Friday , 1 August 2014
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Book shares expert insights on treating, preventing Alzheimer’s

Book shares expert insights on treating, preventing Alzheimer’s

By Madeleine Desmond….

Richard S. Isaacson, MD

Many patients newly diagnosed with Alzheimer’s disease (AD) feel they have limited treatment options, but there are many dietary choices and lifestyle changes that patients can pursue, according to a new book by Richard S. Isaacson, MD, associate professor of Clinical Neurology at the University of Miami Miller School of Medicine.

Even physicians and nurse practitioners with experience treating AD patients are unaware of new and novel ways to treat the disease.

Treating Alzheimer’s, Preventing Alzheimer’s: A Patient and Family Guide, by Dr. Isaacson, bridges the gap between what physicians, patients and family members are told and currently available treatments.

“Over the last 10 years in treating AD, I have developed a multimodal approach to treating the disease which combines dietary modifications, medication and lifestyle changes,” Dr. Isaacson said.

Dr. Isaacson, who has several family members with Alzheimer’s disease, wrote the book “to educate patients and family members who may not be aware of all their options.”

Among the therapeutic options Dr. Isaacson recommends for patients are medical foods, which are products for a specific nutritional purpose, and non-pharmacologic approaches such as physical and mental exercise, music therapy and a nine-week diet modification plan.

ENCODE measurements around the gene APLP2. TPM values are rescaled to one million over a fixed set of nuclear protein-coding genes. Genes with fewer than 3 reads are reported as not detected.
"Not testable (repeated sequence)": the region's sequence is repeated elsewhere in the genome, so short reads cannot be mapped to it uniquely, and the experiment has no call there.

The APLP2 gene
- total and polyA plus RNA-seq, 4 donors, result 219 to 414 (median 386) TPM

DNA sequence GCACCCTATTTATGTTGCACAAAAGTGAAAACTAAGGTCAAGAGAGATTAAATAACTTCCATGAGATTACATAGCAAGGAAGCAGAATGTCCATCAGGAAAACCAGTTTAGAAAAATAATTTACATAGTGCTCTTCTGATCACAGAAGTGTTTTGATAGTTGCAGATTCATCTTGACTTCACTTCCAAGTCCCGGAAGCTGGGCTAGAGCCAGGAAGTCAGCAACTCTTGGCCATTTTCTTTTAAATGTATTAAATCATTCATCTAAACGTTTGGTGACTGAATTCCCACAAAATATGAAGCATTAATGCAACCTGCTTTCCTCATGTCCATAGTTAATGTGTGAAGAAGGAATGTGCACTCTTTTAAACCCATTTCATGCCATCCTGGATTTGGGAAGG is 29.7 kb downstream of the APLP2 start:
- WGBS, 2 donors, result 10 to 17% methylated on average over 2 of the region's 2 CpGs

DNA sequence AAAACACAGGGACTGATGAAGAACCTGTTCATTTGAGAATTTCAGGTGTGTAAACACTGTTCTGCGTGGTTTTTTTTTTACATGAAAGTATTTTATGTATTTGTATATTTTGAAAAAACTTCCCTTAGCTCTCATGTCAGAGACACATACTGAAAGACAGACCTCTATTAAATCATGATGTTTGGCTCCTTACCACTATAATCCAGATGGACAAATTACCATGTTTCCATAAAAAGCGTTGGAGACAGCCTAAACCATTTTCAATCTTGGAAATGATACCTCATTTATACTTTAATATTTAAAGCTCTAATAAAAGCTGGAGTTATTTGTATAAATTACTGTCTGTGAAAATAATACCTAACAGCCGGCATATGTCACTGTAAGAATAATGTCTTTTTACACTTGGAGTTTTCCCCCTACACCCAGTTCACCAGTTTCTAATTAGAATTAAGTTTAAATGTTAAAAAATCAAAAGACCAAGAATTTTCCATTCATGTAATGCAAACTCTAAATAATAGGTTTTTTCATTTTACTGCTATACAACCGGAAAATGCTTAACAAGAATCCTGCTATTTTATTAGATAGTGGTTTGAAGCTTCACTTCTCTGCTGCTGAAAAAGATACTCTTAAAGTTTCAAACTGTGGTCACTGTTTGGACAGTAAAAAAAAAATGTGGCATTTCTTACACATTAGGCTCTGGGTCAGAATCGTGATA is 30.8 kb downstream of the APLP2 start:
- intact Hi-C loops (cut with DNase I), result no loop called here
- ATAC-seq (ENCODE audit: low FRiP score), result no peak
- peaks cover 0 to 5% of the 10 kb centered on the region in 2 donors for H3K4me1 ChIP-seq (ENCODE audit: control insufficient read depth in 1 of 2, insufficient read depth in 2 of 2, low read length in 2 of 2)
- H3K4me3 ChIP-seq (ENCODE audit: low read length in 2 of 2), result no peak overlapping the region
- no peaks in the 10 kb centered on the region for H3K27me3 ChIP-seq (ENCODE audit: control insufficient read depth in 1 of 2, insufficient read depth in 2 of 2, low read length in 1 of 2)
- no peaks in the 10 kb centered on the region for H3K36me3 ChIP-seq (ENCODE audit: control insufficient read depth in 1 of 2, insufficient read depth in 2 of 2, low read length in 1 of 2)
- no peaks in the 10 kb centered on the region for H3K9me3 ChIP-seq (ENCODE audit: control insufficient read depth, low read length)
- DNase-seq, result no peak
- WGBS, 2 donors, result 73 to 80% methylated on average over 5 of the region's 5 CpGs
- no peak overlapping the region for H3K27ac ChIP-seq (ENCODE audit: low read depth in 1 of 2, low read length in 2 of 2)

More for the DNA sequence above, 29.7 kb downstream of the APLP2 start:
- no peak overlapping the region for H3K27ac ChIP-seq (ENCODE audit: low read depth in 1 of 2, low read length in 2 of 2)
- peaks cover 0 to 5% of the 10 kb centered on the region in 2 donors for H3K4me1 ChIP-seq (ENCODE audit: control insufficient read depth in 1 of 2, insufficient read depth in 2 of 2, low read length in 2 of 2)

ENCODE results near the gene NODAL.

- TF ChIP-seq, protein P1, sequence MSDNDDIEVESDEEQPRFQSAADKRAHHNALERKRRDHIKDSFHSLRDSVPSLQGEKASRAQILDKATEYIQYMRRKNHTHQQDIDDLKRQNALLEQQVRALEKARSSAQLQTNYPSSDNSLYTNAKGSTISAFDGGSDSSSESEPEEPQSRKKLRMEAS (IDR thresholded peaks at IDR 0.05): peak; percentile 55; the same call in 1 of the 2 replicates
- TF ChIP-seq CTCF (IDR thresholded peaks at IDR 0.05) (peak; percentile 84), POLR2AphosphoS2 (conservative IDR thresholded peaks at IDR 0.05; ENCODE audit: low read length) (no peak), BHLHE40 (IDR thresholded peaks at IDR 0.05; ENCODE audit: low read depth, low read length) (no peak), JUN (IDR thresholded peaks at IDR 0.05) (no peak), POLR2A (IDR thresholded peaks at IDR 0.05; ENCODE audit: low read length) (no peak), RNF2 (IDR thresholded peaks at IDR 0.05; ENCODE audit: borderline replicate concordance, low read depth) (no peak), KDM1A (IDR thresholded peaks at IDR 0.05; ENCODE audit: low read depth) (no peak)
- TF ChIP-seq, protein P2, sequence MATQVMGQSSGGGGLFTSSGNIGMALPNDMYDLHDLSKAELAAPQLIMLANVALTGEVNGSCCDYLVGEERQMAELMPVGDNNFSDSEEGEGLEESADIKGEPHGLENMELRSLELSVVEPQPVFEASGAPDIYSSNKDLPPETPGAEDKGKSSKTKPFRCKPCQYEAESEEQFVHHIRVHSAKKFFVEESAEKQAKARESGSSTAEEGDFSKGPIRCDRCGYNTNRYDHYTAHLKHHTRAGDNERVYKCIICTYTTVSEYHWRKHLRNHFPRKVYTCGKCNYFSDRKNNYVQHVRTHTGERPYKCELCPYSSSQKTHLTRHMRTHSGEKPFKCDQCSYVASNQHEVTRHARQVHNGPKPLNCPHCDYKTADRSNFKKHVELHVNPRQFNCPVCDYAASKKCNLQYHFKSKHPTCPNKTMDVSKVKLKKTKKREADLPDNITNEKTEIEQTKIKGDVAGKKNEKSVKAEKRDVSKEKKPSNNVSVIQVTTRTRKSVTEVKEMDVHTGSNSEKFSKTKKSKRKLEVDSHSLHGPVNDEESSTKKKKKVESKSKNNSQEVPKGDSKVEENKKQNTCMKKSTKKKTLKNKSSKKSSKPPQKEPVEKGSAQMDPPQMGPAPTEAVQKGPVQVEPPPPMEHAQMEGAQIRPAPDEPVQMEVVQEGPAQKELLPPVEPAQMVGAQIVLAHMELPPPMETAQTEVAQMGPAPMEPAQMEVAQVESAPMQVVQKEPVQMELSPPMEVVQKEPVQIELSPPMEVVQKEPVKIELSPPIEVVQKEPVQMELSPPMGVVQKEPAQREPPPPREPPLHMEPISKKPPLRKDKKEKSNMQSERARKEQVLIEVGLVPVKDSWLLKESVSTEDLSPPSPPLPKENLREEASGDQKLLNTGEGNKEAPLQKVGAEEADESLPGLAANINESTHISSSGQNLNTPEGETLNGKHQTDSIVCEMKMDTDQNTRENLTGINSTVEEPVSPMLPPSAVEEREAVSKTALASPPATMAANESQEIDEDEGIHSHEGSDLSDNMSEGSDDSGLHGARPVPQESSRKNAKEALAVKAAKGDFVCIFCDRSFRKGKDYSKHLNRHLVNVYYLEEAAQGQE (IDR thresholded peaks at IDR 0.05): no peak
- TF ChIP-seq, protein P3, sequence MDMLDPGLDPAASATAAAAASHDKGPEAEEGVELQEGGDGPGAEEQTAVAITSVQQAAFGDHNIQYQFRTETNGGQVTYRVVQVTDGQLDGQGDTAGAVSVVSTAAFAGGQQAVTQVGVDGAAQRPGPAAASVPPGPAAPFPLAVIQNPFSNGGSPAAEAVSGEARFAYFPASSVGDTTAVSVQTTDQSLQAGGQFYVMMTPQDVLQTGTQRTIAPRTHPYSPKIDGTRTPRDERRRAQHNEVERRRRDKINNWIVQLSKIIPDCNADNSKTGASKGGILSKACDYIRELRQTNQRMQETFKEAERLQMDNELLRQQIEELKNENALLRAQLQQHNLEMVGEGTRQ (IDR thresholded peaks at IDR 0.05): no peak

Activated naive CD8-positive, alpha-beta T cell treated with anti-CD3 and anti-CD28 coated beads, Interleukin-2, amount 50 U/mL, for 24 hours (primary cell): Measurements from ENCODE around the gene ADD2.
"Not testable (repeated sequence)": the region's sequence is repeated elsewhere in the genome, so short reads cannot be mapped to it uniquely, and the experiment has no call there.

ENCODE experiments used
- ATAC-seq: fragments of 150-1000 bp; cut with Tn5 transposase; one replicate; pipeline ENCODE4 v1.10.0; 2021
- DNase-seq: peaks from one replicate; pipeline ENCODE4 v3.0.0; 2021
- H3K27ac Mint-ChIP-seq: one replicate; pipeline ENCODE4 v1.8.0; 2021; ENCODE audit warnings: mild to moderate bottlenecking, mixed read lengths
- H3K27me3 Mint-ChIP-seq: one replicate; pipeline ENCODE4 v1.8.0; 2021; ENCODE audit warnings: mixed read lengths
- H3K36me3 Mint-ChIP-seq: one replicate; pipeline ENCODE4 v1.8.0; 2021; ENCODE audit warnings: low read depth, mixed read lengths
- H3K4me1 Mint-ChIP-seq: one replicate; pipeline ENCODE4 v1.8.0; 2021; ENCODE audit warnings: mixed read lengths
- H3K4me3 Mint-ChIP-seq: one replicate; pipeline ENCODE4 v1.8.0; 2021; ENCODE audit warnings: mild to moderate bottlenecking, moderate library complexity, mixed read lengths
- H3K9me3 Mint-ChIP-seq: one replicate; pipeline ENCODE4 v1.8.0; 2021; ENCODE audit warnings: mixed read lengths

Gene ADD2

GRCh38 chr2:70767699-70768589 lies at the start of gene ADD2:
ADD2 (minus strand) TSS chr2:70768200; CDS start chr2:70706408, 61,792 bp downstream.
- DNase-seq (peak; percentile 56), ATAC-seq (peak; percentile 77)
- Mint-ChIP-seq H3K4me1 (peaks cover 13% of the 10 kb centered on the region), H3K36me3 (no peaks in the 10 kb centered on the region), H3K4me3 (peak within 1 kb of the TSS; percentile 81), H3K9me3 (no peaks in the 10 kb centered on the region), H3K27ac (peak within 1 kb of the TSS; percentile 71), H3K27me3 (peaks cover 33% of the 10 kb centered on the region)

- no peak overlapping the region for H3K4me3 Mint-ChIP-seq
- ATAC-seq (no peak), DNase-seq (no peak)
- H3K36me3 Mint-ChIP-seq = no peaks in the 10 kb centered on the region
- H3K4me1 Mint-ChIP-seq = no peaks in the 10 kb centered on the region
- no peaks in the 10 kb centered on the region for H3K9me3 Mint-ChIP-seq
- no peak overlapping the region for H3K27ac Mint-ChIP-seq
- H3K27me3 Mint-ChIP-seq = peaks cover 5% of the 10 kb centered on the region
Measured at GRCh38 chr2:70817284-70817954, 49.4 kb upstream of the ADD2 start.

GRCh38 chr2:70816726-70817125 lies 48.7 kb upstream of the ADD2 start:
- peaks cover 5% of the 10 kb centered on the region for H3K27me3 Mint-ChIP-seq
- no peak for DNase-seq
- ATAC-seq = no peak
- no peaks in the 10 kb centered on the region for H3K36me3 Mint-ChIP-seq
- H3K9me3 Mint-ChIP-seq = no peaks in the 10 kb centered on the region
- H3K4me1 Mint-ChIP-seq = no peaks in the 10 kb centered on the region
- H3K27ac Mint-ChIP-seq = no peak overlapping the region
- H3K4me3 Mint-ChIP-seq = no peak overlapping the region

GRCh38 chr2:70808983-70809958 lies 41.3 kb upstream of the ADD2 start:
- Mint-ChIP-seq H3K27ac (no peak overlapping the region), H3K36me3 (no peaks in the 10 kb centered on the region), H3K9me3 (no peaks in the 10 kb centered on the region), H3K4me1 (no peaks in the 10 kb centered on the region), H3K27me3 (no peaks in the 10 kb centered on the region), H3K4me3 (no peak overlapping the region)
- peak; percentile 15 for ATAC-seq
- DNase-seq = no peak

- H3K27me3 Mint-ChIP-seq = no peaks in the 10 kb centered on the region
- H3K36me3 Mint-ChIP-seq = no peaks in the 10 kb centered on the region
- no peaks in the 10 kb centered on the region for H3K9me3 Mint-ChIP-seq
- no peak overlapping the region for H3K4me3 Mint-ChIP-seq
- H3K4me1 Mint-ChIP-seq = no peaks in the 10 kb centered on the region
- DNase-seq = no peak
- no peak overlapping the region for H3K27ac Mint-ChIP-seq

One of the novel suggestions Dr. Isaacson provides for patients is Axona, the only medical food indicated for the clinical dietary management of AD. As AD patients have a significant decrease glucose metabolism, the main fuel for the brain, Axona provides “ketone bodies as an alternative fuel source,” which may improve cognitive function in AD patients.

For AD prevention, Dr. Isaacson recommends dietary modifications and lifestyle changes, including a program of physical exercise and incorporating specific cognitively stimulating mental exercises.

“Rather than relying exclusively on data from large clinical trials, I believe that each AD patient is an individual, who will benefit more from a comprehensive plan that approaches treatment like a puzzle,” Dr. Isaacson said.

Published by AD Education Consultants Inc., Treating Alzheimer’s, Preventing Alzheimer’s: A Patient and Family Guide (978-0-9831869-7-7, 270 pages, soft cover, $19.95) also is available on Amazon.com, Amazon Kindle, Barnes and Noble Nook and Apple iBooks.

Harvard-trained Neurologist Richard S. Isaacson, MD, currently serves as associate professor of Clinical Neurology, vice chair of education, and education director of the McKnight Brain Institute in the Department of Neurology at the University of Miami (UM) Miller School of Medicine.

Prior to joining UM, he served as associate medical director of the Wien Center for Alzheimer’s disease and Memory Disorders at Mount Sinai. Dr. Isaacson is board certified by the American Board of Psychiatry and Neurology; has appeared widely in the media, including NBC Today Show, FOX Good Day L.A., CNN.com, CBS, the Wall Street Journal, U.S. News and World Report, and Univision, and has utilized research support of the American Academy of Neurology, Alzheimer’s Association, and National Institutes of Health Clinical Research LRP. His Uncle Bob was diagnosed with AD while he was in high school, and his cousin was diagnosed just over four years ago.